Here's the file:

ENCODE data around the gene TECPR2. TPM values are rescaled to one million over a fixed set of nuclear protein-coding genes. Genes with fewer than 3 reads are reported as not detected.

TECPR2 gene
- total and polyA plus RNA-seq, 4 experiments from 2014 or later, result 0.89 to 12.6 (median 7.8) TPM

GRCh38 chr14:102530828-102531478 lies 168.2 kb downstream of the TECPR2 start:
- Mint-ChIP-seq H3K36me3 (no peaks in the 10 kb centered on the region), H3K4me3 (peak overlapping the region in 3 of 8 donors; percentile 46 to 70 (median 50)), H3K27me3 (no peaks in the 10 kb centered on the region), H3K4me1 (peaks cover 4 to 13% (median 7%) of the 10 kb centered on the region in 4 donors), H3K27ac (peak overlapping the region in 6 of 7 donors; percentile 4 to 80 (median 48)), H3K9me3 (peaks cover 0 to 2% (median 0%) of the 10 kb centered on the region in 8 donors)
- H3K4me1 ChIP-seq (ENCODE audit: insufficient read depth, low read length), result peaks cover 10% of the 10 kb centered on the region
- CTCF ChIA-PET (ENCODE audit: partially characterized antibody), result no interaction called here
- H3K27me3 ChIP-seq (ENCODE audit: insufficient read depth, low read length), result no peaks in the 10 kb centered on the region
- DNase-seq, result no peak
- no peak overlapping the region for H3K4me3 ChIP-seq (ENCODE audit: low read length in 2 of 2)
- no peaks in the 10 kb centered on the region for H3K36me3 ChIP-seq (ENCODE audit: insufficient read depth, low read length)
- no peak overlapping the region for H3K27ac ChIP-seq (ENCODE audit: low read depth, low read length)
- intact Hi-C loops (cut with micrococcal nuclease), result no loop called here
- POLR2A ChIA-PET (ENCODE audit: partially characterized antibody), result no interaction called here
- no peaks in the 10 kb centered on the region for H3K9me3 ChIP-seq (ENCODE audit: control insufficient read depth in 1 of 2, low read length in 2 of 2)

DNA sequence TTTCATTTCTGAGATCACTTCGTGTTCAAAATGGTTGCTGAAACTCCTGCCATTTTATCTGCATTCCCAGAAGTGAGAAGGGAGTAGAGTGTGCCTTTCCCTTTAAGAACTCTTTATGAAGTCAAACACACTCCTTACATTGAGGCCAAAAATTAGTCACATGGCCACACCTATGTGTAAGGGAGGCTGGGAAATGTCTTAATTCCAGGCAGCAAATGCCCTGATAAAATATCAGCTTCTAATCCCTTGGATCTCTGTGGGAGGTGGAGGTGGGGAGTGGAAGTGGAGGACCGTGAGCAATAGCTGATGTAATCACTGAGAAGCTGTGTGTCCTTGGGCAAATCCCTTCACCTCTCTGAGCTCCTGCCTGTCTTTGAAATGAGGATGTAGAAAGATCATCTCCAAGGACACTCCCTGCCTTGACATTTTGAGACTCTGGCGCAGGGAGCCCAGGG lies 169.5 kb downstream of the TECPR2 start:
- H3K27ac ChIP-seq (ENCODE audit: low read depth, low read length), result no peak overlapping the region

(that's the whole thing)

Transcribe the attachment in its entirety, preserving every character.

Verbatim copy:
ENCODE data around the gene TECPR2. TPM values are rescaled to one million over a fixed set of nuclear protein-coding genes. Genes with fewer than 3 reads are reported as not detected.

TECPR2 gene
- total and polyA plus RNA-seq, 4 experiments from 2014 or later, result 0.89 to 12.6 (median 7.8) TPM

GRCh38 chr14:102530828-102531478 lies 168.2 kb downstream of the TECPR2 start:
- Mint-ChIP-seq H3K36me3 (no peaks in the 10 kb centered on the region), H3K4me3 (peak overlapping the region in 3 of 8 donors; percentile 46 to 70 (median 50)), H3K27me3 (no peaks in the 10 kb centered on the region), H3K4me1 (peaks cover 4 to 13% (median 7%) of the 10 kb centered on the region in 4 donors), H3K27ac (peak overlapping the region in 6 of 7 donors; percentile 4 to 80 (median 48)), H3K9me3 (peaks cover 0 to 2% (median 0%) of the 10 kb centered on the region in 8 donors)
- H3K4me1 ChIP-seq (ENCODE audit: insufficient read depth, low read length), result peaks cover 10% of the 10 kb centered on the region
- CTCF ChIA-PET (ENCODE audit: partially characterized antibody), result no interaction called here
- H3K27me3 ChIP-seq (ENCODE audit: insufficient read depth, low read length), result no peaks in the 10 kb centered on the region
- DNase-seq, result no peak
- no peak overlapping the region for H3K4me3 ChIP-seq (ENCODE audit: low read length in 2 of 2)
- no peaks in the 10 kb centered on the region for H3K36me3 ChIP-seq (ENCODE audit: insufficient read depth, low read length)
- no peak overlapping the region for H3K27ac ChIP-seq (ENCODE audit: low read depth, low read length)
- intact Hi-C loops (cut with micrococcal nuclease), result no loop called here
- POLR2A ChIA-PET (ENCODE audit: partially characterized antibody), result no interaction called here
- no peaks in the 10 kb centered on the region for H3K9me3 ChIP-seq (ENCODE audit: control insufficient read depth in 1 of 2, low read length in 2 of 2)

DNA sequence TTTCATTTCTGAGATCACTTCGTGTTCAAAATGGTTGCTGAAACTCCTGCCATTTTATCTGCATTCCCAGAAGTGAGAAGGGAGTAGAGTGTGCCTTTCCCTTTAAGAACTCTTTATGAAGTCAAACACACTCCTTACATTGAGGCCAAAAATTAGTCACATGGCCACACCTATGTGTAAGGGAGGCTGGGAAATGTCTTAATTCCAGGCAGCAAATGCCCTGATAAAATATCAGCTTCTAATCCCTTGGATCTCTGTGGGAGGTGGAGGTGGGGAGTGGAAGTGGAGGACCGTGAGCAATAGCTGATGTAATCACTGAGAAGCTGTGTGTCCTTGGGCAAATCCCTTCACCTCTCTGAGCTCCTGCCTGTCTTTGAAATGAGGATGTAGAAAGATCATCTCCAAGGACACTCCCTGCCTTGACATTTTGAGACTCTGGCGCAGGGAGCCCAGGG lies 169.5 kb downstream of the TECPR2 start:
- H3K27ac ChIP-seq (ENCODE audit: low read depth, low read length), result no peak overlapping the region